Posted: 12:00 a.m. Saturday, Jan. 5, 2013

How to soak up Dayton’s literary scene in 2013



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By Sharon Short

Are you a New Year’s resolutions maker? If so, how about including one or two about enjoying the Dayton area literary scene, be it as a reader, literature lover or writer? If you’re not into resolutions, then this column can still serve as a handy guide for literary goodness in our region in 2013.

Area writers to read

Our area includes many writers, both published and aspiring. Here are a few writers you’ll want to read, if you haven’t already. (I selected writers who currently live in our area and have traditionally published book-length works in recent years, but there are many fine writers in our area who have published shorter works, published independently, or had works published in the past.)

If fantasy and science fiction with a surreal/literary twist interests you, be sure to read Brady Allen, Kameron Hurley, John Scalzi and Tim Waggoner. (Waggoner also writes in the horror genre.)

For mystery, check out Carrie Bebris (historical), Heather Webber, aka Heather Blake (cozies/paranormal) and Shelley Shepard Gray (Amish settings).

Poetry lovers should enjoy the collections of Jamey Dunham, Catherine Essinger, David Garrison, Herbert Woodward Martin and Julie Moore, all with different, well-honed points of view.

Ralph Keyes is a well-known nonfiction writer who explores a wide variety of subjects. Mindee Arnett’s first young-adult novel will come out in March 2013; Trudy Krisher and Kristina McBride are established YA authors.

Several authors in our area write in more than one genre. Chet Kelly Robinson writes romance and Christian fiction. Katrina Kittle writes literary mainstream fiction as well as middle-grade fiction. Martha Moody is known for her literary mainstream fiction, but her most recent novel crosses into futuristic science fiction territory. I’ve had two mystery series published but have a literary mainstream novel coming out at the end of this month.

Learn more about all of the above writers with a visit to a local bookstore or library or by running an Internet search on the names to find their websites.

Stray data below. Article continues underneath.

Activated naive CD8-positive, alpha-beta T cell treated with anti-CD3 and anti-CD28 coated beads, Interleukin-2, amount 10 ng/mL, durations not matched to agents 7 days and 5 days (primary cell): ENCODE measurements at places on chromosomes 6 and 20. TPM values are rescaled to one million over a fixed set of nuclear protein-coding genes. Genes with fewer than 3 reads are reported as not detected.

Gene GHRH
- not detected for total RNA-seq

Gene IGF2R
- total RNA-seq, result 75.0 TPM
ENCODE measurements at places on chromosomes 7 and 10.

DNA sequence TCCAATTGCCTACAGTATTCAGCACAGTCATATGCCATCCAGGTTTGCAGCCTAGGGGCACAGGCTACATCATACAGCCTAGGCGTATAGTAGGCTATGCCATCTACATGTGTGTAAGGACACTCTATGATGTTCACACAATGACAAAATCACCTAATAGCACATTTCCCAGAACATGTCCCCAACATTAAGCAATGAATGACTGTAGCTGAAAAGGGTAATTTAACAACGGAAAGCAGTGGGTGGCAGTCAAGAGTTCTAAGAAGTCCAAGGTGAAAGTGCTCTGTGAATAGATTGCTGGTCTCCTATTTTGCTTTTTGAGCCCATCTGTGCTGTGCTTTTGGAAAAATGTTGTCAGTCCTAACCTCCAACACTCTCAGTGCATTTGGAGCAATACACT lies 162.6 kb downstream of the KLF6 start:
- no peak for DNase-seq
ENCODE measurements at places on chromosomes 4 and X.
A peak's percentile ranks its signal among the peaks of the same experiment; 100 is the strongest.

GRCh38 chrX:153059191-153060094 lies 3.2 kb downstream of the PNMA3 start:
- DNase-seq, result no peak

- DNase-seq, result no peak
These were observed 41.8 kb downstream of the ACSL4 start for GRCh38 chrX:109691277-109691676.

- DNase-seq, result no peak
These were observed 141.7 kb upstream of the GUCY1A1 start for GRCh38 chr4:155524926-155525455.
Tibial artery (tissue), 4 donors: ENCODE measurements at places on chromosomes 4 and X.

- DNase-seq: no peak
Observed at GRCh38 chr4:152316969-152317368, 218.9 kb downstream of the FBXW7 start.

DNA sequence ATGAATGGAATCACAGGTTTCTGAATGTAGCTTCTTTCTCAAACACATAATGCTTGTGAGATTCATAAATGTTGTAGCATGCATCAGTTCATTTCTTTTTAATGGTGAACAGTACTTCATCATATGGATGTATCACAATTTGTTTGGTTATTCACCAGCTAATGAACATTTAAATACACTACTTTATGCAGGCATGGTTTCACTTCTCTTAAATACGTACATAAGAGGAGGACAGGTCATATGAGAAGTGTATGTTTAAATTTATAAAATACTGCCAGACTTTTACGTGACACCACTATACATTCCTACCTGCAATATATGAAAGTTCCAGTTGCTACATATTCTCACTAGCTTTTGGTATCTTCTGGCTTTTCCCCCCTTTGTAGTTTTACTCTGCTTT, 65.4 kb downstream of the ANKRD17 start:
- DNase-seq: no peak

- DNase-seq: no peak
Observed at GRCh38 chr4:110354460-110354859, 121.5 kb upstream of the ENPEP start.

Writing education

In addition to the creative writing programs and classes offered at area colleges, the Miami Valley has several renowned writing conferences. Sinclair Community College (www.sinclair.edu) will hold its annual one day workshop on April 5. Antioch Writers’ Workshop (www.antiochwritersworkshop.com) will present a one-day conference on writing for young adult and middle-grade readers as well as for children on March 30 in addition to its annual weeklong program July 6-13. (Antioch Writers’ Workshop also holds monthly free events; check its website for details.)

Word’s Worth Writing Center (www.wordsworthdayton.com) offers year-round short courses, tutoring and consulting in creative writing. The Ohio Playwrights Circle offers courses in playwrighting through The Human Race Theatre Company (http://humanracetheatre.org/adultclasses.php). Aspiring novelists can meet like-minded writers and get inspiration through the area’s NaNoWriMo group (www.facebook.com/NaNoWriMoDayton ).

The Erma Bombeck Writers’ Workshop is held every other year. And though the next conference isn’t until 2014 (April 10-12), it’s not too late to start making plans to attend. It sells out quickly. See http://humorwriters.org/.

Bookstores, libraries

Perhaps it seems obvious, but don’t forget to check out area bookstores and libraries — not just for books but also for readings and events as well as writers groups and book clubs. Libraries: Dayton Metro Library (daytonmetrolibrary.org), Washington Centerville Public Library (wclibrary.info), Wright Memorial Public Library (wrightlibrary.org) and Greene County Public Library (greenelibrary.info). Bookstores focusing on new titles: Books & Co (booksandco.com), Barnes & Noble area locations (barnesandnoble.com), Book Bums in West Chester (bookbums.com) and Jay and Mary’s Book Center in Troy (jayandmarysbooks.com).

Magazines

And finally, don’t forget to make a resolution to check out these locally published literary magazines. Mock Turtle Zine (mockturtlezine.weebly.com) features many local writers. Antioch Review (antiochcollege.org/antioch_review) is world-renowned for publishing some of the best stories, poems and essays being written today. Flights (flightsscc.wordpress.com) is an annual literary magazine published by Sinclair Community College, featuring work by local writers as well as writers from around the country.

What have I missed?

Let me know about your writing group or book club. I look forward to sharing as much as possible about the literary life of our area this year.

 
 

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